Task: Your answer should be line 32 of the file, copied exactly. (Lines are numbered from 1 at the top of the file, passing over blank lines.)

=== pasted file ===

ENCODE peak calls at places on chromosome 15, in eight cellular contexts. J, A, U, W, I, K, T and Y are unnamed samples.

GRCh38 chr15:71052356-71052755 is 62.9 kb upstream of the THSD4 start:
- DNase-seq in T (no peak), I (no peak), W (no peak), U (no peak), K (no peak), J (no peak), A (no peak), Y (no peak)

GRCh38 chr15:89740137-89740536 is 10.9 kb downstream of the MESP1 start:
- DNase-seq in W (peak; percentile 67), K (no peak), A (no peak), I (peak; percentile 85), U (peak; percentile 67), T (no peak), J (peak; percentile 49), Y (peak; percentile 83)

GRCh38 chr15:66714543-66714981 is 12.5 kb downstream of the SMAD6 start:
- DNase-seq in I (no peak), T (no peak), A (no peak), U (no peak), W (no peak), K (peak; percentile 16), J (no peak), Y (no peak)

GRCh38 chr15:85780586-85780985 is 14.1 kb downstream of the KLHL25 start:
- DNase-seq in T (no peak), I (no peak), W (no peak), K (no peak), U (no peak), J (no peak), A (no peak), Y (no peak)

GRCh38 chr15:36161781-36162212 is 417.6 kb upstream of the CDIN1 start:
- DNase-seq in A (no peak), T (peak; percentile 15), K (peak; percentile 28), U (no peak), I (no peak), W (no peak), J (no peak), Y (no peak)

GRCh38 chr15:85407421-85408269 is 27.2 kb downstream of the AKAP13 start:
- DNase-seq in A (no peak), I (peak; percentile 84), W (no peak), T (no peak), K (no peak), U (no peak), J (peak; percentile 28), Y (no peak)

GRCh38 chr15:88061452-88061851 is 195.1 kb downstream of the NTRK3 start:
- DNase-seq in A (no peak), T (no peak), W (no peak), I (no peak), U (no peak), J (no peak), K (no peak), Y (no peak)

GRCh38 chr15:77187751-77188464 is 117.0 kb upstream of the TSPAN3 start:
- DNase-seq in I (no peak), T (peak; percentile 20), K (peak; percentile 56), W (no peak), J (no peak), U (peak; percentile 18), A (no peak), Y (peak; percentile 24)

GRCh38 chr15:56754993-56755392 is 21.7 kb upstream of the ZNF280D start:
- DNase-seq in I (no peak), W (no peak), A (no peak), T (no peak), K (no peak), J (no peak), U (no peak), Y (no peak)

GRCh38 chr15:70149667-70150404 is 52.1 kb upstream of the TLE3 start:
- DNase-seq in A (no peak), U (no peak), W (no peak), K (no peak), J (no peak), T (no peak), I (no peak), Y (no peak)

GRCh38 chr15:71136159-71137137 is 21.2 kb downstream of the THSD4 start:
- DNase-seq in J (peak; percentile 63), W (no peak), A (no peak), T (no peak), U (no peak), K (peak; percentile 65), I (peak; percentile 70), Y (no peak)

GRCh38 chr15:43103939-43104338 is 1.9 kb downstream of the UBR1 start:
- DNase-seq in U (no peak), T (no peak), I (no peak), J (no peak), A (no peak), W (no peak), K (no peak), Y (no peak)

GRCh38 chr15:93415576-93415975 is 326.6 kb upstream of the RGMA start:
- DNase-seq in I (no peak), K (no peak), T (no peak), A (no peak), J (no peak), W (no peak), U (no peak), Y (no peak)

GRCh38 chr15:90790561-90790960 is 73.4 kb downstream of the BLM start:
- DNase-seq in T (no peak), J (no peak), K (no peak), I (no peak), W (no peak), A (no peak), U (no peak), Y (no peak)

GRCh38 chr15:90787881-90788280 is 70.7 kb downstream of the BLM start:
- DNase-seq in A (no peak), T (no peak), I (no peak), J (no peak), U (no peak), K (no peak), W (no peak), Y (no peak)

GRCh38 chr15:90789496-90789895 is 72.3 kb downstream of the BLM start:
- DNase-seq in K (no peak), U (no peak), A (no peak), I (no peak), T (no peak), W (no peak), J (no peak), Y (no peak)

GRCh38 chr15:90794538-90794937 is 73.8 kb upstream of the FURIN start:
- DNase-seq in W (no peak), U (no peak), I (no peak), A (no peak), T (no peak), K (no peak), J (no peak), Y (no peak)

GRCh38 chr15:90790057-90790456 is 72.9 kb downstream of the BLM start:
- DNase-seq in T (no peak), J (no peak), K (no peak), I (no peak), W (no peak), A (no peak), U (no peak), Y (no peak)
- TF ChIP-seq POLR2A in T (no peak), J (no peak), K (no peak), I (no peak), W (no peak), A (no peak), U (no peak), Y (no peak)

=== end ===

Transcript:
GRCh38 chr15:90789496-90789895 is 72.3 kb downstream of the BLM start: